adaptive landscapes

Time to change how we live – and garden

Today for the first time ever, the UK recorded temperatures in excess of 40°C. Parts of Wennington, a village in East London were consumed by fire. If ever there was a moment to wake up and change how we live, it is now. If we don’t we are individually and collectively committing, in the words

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Seeds of Change

The world is changing, I think we all know that now. In terms of climate and ecology, we probably don’t realise how much and how fast. Climate zones are shifting North and Southwards from the equatorial regions with the most extreme change seen near the poles (4 times the rate of elsewhere). For us in

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Hope Springs Eternal, a Brownfield Site Revisited

This is a follow-up to an article I wrote in 2018, about a brownfield site in Downtown Abu Dhabi. The original article can be found at the end. I was fascinated at the spontaneous self-seeding of plants – all non-native ‘invasive’ plants – that had taken place. Less than a year later, Google maps revealed

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Gravel Gardening

Gravel gardens have been around a long time yet with a few well-known exceptions (Denmans, Beth Chatto and more recently, Olivier Filippi), never really make it into the mainstream of garden design. I suspect that for some designers, there is insufficient structure to satisfy, yet that is actually one of the main benefits. This makes

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The beauty of resilient planting design

The emergence of the idea of resilient planting is a response to a number of different pressures which all have one underlying cause – climate change. Whatever the cause – and I’ll get on to that later – I see it as the most exciting change to the way we design our gardens and landscapes.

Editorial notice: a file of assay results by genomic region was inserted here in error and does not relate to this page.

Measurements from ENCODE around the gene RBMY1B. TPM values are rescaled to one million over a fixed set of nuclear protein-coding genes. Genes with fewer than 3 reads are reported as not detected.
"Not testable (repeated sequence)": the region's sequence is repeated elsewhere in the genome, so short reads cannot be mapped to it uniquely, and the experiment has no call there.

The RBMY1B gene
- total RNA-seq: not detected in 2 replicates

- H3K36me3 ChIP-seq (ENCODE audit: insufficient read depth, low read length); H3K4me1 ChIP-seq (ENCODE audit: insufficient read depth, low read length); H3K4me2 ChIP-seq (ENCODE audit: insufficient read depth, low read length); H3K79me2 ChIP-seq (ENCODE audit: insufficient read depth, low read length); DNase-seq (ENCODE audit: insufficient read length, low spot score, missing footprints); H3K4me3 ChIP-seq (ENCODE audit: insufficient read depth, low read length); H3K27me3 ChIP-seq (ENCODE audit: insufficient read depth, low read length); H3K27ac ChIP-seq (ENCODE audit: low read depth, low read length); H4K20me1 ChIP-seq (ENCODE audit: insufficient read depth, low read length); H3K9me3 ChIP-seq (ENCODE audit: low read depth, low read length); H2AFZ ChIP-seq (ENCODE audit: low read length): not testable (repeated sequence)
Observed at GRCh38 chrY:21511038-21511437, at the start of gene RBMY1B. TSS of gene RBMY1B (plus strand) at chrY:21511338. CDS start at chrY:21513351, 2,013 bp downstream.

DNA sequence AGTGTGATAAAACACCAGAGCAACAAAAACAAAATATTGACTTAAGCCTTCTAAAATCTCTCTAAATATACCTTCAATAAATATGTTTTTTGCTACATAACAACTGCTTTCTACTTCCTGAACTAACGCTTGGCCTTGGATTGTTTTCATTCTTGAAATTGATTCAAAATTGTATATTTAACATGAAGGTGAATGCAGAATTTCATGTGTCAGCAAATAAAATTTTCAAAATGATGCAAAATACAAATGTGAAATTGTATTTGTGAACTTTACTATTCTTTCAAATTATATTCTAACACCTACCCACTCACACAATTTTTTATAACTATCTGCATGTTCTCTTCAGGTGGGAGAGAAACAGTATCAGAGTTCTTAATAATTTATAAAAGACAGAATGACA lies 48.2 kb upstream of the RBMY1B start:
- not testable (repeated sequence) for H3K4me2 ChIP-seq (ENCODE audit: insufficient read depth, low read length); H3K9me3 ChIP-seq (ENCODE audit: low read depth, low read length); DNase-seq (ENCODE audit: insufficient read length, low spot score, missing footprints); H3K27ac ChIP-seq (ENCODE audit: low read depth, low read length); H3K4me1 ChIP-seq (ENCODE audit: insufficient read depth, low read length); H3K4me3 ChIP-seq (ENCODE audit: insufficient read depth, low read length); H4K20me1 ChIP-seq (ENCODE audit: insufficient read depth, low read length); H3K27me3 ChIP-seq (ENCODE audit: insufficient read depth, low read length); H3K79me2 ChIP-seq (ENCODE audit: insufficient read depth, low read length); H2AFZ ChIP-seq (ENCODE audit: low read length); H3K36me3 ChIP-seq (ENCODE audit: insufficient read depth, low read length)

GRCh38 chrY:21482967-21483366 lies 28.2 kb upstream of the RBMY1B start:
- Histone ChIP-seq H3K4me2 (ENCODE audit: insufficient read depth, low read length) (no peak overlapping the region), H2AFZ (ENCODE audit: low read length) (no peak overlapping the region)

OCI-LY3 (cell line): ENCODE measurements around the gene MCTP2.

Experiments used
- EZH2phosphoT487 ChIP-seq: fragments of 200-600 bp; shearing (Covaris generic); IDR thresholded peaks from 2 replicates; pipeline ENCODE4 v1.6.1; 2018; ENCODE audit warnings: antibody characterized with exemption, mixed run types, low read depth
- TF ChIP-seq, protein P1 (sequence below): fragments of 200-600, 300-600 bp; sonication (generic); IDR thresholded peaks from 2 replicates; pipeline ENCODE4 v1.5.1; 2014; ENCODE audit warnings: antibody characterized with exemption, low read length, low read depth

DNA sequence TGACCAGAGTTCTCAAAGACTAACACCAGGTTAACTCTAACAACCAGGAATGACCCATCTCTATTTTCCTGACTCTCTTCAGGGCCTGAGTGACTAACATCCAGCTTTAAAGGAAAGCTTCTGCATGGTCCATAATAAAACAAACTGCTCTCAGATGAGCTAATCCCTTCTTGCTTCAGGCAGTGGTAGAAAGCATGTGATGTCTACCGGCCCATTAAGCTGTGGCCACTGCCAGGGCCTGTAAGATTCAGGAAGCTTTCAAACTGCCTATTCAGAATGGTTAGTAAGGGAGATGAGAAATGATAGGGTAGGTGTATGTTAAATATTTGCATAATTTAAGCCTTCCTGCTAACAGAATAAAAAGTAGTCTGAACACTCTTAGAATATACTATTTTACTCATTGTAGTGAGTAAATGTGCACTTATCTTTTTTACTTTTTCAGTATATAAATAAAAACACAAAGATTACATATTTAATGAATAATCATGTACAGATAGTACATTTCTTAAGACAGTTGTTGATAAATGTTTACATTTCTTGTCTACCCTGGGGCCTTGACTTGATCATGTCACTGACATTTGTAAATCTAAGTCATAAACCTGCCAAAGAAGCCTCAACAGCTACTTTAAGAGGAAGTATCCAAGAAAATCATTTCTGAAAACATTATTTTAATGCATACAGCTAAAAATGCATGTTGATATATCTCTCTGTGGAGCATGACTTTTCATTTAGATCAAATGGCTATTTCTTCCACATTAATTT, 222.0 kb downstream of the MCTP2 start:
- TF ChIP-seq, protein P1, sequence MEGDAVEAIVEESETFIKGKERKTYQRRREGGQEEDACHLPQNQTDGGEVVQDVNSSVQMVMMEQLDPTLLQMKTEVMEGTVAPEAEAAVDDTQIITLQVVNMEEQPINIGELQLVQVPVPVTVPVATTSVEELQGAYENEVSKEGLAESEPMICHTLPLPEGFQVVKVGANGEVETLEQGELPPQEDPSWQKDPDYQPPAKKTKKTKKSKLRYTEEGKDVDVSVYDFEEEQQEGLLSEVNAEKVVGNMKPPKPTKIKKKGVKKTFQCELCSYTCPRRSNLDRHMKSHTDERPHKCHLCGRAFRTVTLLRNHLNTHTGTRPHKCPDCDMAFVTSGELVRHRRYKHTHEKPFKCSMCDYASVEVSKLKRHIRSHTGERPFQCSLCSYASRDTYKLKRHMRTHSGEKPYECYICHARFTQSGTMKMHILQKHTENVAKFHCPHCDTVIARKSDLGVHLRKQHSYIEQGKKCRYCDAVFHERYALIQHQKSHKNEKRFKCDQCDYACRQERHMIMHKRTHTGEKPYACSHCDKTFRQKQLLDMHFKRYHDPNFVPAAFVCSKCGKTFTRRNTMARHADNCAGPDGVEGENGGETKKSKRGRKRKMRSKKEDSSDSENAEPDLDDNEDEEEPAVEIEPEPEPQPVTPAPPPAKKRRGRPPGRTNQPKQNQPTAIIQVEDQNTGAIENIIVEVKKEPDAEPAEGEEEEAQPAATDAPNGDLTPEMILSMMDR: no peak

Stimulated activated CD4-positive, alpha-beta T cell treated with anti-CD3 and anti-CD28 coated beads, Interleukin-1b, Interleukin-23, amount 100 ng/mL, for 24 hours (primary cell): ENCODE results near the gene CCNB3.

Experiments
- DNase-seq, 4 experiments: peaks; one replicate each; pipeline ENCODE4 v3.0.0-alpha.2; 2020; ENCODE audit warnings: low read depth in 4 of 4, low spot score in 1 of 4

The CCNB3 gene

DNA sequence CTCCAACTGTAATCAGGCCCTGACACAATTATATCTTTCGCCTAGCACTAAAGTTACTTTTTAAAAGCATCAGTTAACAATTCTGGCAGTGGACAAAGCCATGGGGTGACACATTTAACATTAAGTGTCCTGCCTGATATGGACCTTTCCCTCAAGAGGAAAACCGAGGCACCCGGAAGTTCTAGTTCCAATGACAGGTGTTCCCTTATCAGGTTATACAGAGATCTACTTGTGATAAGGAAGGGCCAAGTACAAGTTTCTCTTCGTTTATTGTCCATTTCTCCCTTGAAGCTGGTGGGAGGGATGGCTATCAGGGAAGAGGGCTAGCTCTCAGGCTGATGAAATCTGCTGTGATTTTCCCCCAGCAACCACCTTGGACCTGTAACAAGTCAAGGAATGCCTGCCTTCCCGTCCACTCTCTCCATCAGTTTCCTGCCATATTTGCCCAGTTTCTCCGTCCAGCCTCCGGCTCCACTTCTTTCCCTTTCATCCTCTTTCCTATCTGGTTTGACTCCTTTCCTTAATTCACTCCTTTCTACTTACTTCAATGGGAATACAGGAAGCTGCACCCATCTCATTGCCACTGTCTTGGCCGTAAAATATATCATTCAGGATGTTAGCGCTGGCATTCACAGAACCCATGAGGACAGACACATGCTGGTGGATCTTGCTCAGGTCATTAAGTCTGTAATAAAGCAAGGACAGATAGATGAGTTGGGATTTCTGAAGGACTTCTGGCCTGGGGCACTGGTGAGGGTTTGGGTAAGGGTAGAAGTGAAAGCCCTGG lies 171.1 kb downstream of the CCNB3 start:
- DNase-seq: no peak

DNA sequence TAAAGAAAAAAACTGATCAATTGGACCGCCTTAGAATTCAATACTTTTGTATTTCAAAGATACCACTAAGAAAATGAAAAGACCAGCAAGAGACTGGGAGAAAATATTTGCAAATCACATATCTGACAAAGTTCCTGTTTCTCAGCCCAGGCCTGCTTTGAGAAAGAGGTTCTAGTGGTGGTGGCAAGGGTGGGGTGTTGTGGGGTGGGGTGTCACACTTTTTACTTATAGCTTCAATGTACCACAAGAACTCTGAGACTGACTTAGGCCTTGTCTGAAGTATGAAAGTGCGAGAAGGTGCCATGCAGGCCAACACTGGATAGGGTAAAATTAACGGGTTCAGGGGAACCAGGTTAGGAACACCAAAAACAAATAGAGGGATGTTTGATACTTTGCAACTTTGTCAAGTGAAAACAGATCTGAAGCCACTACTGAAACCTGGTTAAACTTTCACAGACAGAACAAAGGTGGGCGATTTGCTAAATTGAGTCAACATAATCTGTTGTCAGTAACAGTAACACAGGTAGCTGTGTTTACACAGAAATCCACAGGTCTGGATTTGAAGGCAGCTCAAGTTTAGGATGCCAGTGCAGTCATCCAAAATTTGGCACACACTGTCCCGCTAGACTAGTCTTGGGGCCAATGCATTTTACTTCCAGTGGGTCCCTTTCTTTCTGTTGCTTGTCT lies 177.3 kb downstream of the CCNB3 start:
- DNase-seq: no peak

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The future of gardens in an age of climate change

This article was first published in 2007 and has been updated 2018. Future gardens will be an integral part of a living bio-system that is part house, part garden, an energy conserving and production environment.  It will also be a resource for water retention and cleansing, food production area, biomass and environmental haven. Above all,

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Naturalized exotic plants in arid climates

A problem, or an opportunity for a new landscape paradigm? I was recently working on a tree project in Abu Dhabi when I came across a derelict site which intrigued me with it’s range of exotic self-seeded, non-native plants.  The site was next to the Corniche and sandwiched between the Formal Park, my hotel and

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The (near) future of urban landscapes

The way in which we design, create, maintain and use urban landscapes is likely to change radically in the next 15 years (in fact, modern society is in for overwhelming change).  Urbanisation, climate change and the rapid rise of technology and artificial intelligence (AI) will see to that. Don’t think that the rate of change

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Book review of Planting in a Post-Wild World, from a UK/European Perspective

This review first appeared in Thinking Gardens in February 2016. This book represents a new wave of thinking about “natural” planting that has been emerging in recent years; actually it has been developing for the last thirty or more years but like all new things, they tend to follow an exponential growth curve. I’d say

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Pruning hazels for regenerative growth

In my previous post I talked about a regenerative planting methodology for urban landscapes, in which I suggested you would manage, rather than maintain your planting areas. So how exactly do you you do this? Both involve work and the difference is a subtle but important one, in both attitude and application. Think urban forester

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